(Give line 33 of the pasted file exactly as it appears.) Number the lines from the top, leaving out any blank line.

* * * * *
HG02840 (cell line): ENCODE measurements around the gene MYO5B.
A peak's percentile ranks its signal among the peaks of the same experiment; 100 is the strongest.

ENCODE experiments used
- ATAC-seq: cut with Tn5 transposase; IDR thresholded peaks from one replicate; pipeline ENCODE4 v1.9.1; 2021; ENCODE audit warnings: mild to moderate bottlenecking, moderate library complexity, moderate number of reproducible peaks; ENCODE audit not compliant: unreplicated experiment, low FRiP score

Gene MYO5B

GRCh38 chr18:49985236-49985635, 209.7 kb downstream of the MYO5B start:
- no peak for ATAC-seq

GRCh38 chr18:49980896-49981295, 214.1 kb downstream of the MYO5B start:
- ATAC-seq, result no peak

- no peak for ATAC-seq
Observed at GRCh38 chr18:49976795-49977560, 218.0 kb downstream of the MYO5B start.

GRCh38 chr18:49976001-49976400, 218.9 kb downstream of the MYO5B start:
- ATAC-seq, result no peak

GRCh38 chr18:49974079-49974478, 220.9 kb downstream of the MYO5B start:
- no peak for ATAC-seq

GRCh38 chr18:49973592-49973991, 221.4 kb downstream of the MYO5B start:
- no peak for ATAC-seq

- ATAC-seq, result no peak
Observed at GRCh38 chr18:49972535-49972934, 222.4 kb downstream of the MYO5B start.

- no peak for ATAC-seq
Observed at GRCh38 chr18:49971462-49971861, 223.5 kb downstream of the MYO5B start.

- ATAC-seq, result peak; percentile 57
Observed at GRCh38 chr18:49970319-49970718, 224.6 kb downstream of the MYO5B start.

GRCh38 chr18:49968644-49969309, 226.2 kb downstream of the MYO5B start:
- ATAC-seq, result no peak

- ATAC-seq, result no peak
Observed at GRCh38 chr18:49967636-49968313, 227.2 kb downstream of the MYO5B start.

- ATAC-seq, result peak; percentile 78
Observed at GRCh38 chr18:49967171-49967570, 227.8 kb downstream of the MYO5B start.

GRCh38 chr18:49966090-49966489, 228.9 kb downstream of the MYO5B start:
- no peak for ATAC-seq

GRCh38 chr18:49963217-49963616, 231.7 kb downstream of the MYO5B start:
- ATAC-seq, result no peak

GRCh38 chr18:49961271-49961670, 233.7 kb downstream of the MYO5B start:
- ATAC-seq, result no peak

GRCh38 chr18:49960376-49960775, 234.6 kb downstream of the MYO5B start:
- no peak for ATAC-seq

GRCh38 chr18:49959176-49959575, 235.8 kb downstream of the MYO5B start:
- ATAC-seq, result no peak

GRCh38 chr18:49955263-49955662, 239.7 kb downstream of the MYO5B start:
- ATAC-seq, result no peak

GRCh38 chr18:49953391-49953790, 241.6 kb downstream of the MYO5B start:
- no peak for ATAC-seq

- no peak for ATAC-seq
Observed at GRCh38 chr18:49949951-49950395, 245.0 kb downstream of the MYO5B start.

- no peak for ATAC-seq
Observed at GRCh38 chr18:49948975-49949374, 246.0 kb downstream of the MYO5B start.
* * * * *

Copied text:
- ATAC-seq, result no peak